The day started at 4am with a couple productive hours of owling around Octorara Lake. Using calls from the Cornell Lab of Ornithology’s recent release, Voices of North American Owls, we managed to hear (but not see) 5 species of owls; 6 N. Saw-whet Owls, 6 E. Screech Owls, 2 Long-eared Owls, 2 Great Horned Owls and 1 Barn Owl. The new CD proved particularly useful in getting responses from the saw-whets which are often hard to find. The variety of calls, particularly one which we dubbed the pewp (or poop) call, were very good at eliciting responses. Once daylight arrived we walked a long loop through some conifer plantations and scrubby area and were quite pleased with the 18 dapper looking Fox Sparrows that we saw. Other highlights included both Cooper’s and Sharp-shinned Hawks, Killdeer, Eastern Towhee and several Winter Wrens.
Read More
Thought you should all know that there are some excellent uses for the photo sharing site, Flickr.I just started two groups to document the variation of Song Sparrows and Fox Sparrows across North America. Because of the new mapping feature I hope to make it possible to quickly look at photos of all the different subspecies of these two sparrows. Its just starting so there are not many photos up now but if you see any, please invite them. I also have two longer running groups that have grown a lot. The first was to compile lots of pictures of hawks in flight to help ID them as you would from a watch site. The Flight: Raptors of N. America group now has 86 contributors and almost 300 pictures. The Confusing Fall Warblers was formed to compare all those fall plumaged warblers that can be so hard to identify.
Read More

Funny birding video

By
Uncategorized
I found this on youtube.com. Pretty interesting characters giving some not so good birding tips.
Read More

Foggy Birding at Lake Ontelaunee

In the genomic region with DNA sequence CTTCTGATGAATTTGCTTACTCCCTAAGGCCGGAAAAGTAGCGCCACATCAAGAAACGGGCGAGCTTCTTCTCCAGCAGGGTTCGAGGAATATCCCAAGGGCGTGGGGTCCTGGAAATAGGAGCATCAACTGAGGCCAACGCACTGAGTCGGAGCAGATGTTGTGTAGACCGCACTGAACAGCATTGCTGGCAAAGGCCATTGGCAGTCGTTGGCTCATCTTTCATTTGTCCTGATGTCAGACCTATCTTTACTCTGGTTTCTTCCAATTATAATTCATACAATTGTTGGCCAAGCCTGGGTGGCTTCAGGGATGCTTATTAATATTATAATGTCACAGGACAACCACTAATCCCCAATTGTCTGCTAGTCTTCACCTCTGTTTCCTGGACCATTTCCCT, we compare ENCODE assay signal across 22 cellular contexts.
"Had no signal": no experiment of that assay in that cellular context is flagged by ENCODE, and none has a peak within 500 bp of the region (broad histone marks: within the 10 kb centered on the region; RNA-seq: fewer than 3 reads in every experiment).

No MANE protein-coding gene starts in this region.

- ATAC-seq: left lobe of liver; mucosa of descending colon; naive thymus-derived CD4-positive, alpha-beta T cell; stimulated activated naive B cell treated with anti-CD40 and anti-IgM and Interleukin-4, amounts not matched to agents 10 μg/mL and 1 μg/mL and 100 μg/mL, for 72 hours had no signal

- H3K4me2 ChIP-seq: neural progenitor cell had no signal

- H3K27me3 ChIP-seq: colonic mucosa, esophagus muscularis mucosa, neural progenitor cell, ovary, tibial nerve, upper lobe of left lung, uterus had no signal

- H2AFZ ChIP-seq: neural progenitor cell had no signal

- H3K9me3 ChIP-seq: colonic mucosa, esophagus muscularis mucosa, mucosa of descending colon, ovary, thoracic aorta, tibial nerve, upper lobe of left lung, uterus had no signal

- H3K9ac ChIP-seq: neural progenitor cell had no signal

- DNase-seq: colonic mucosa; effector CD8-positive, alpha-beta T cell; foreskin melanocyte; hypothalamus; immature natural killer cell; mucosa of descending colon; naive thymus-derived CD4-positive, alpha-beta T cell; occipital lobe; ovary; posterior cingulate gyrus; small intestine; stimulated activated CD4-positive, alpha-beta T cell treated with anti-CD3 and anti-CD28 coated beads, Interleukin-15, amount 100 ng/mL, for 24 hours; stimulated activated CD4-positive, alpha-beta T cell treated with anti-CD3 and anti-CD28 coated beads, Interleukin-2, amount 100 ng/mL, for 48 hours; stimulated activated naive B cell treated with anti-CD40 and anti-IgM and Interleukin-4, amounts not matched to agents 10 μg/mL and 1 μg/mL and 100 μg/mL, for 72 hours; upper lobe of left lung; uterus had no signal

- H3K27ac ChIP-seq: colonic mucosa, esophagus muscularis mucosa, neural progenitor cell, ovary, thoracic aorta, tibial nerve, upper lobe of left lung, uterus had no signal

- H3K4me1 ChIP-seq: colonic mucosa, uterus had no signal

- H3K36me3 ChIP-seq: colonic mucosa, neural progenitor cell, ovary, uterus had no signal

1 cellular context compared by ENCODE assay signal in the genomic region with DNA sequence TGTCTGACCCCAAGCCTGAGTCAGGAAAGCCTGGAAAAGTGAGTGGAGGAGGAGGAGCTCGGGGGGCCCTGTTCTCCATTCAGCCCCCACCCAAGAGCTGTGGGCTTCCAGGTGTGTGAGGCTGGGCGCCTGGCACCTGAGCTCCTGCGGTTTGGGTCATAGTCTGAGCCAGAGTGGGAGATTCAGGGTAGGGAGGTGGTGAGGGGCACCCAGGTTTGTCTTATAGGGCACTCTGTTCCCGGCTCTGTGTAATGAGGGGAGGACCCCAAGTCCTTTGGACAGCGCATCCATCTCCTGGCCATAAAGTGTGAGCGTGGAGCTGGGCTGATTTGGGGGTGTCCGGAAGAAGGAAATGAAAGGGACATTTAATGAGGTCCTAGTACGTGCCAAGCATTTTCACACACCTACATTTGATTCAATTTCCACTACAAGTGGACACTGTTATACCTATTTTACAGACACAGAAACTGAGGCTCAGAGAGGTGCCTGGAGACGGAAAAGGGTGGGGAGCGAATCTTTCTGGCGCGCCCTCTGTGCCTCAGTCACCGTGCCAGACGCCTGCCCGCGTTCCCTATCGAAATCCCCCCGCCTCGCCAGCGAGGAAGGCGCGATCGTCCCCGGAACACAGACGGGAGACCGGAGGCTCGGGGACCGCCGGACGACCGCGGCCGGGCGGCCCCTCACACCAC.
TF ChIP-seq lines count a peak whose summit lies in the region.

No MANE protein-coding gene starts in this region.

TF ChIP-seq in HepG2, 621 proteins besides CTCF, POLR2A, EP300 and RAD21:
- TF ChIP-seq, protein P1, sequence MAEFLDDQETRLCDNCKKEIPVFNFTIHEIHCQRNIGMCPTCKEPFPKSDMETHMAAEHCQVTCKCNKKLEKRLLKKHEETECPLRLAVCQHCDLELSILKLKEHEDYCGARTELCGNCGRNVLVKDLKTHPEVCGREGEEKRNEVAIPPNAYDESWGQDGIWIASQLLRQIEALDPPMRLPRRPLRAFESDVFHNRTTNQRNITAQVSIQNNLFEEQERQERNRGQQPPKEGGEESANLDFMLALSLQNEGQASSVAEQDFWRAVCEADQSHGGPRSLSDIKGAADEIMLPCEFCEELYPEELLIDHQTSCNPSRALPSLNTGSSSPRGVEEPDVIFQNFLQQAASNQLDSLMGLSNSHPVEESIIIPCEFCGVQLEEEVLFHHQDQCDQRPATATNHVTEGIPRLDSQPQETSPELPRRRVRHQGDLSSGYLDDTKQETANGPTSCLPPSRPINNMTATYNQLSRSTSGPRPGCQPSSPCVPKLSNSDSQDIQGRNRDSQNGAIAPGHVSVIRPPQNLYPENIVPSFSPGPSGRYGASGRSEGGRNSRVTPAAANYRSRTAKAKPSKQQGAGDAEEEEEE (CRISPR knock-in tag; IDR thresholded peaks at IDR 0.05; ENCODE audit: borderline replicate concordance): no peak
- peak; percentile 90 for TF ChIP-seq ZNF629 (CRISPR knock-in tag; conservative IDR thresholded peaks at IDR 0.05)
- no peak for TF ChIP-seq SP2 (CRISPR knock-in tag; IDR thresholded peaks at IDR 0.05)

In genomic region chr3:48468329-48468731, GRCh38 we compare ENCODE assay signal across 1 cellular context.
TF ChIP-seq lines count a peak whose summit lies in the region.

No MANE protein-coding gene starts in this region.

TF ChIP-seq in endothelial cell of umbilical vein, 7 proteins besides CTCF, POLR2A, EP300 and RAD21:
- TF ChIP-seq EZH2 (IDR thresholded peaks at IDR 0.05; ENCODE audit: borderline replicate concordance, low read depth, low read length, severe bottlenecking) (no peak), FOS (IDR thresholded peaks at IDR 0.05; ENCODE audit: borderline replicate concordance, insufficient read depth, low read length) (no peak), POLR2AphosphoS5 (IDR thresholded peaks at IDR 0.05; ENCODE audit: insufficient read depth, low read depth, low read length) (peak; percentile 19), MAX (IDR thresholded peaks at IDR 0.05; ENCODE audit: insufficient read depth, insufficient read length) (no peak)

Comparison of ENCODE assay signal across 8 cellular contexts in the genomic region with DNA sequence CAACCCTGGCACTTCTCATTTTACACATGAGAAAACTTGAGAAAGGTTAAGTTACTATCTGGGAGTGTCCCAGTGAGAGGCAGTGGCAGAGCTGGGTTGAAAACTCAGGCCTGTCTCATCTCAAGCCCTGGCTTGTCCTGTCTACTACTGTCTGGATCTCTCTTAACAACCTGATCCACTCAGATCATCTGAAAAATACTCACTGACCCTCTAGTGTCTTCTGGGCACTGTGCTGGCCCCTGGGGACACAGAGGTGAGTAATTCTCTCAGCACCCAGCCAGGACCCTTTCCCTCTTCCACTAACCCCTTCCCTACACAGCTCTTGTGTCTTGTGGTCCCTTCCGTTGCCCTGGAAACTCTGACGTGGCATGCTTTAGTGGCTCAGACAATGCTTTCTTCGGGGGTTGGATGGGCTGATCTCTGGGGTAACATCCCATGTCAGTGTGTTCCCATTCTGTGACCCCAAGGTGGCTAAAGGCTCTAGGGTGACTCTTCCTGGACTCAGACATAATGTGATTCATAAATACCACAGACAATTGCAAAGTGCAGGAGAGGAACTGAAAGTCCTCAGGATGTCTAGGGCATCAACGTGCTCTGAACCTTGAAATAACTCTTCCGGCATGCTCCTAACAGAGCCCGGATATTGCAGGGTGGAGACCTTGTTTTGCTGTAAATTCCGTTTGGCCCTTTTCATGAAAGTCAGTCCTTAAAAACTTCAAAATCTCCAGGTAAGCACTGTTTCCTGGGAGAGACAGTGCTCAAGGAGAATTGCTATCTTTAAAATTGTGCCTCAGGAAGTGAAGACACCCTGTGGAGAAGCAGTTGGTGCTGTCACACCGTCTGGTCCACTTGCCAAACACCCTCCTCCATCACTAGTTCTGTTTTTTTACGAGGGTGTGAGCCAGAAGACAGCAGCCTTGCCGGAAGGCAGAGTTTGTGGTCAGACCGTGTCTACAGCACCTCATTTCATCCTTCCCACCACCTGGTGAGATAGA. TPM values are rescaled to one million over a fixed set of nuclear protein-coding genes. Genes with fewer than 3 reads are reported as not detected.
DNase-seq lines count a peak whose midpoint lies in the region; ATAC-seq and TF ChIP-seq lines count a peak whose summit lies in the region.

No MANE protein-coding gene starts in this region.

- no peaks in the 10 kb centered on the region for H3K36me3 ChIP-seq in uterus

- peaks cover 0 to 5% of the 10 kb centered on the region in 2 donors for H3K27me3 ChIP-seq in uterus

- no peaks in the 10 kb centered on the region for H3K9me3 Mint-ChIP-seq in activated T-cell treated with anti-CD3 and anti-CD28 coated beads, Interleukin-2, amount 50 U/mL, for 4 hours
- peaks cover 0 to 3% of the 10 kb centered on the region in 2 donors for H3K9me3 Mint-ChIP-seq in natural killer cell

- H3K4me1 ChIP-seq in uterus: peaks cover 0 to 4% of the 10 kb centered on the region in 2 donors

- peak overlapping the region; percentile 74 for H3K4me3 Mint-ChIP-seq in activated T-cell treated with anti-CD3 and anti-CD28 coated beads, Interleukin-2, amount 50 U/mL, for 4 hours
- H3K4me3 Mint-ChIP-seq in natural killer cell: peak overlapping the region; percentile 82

By
Bird Sightings
It was wonderfully foggy yesterday but I decided I wanted to see what the lake held before the fog lifted and everything flew off. Unfortunately, the fog was so thick that I could barely see anything on the lake. There was a good flock of Canada Geese with one young Snow Goose mixed in as well as a Red-breasted Merganser. That was it for the lake. I walked around some of the brushy areas near the lake and managed to get a fine picture of the fog. Looks pretty haunted… Also got some good looks at a hyper Winter Wren(when aren’t they) and some Golden-crowned Kinglets. I really love the way the kinglets hang out in tall grassy areas and pop right up in front of you when you pish.The other highlight was the large flock of gulls that were pulling worms out of a nearby schools lawn.
Read More

Good News for Whooping Cranes

By
Bird News , Conservation Issues
Sometimes good news is hard to come by so I am happy to say that the first wild hatched Whooping Crane chick from the Operation Migration flock has successfully completed its fall migration to Florida. Currently the flock consists of 64 released cranes plus the 1 wild hatched chick. I was lucky enough to see a pair of Whooping Cranes last spring at Necedah NWR in Wisconsin among a flock of Sandhill Cranes and I can say that they are stunningly beautiful. Also check out Mike’s Birding and Digiscoping Blog for more on the story.
Read More
So its been quite a problem for a while now but Cerulean Warblers are in a precipitous decline. Apparently, the populations have dropped 82% in 40 years which is pretty dismal but to make matters worse, the U.S. Fish and Wildlife Service has decided not to list it as endangered. The National Audubon Society may follow up on this decision and fight it but it is very depressing when a bird can decline this rapidly and be ignored by the Endangered Species Act. Check out Fatbirder.com for the article.
Read More
Well, first of all let’s look at my luck so far. There was a Rufous Hummingbird only 15 minutes from my house for over 3 weeks. As luck would have it I was busy working at Hawk Mountain Sanctuary and did not have time to chase this bird. When the season was over I went home and the (almost) first thing I did was head to the house where the Rufous had been seen daily. Every 15 minutes most mornings to be exact. Well, after 2 hours I realized that I was one day too late, the hummingbird had waited to make its last appearance when I could not make it. So that is my most recent dip. Then there is the Fork-tailed Flycatcher that was in Bucks County, Pennsylvania earlier this year. I managed, once again to go the day after the last day it was seen.
Read More

Blogger messed up

By
General Rant
And my previous blog is inaccessible…so I will start a new one. My lost blog has some great pictures that I have taken so check it out on Blogspot. This Red-tailed Hawk is giving the blogger in beta folks the evil eye for letting my previous blog disappear somewhere between the two blogger worlds.
Read More
It’s fun to see what poses you get when you take a whole series of pictures. I managed to catch this Yellow-rumped Warbler in two funny poses. The first caught him in mid jump while the second he is looking inquisitively at me.
Read More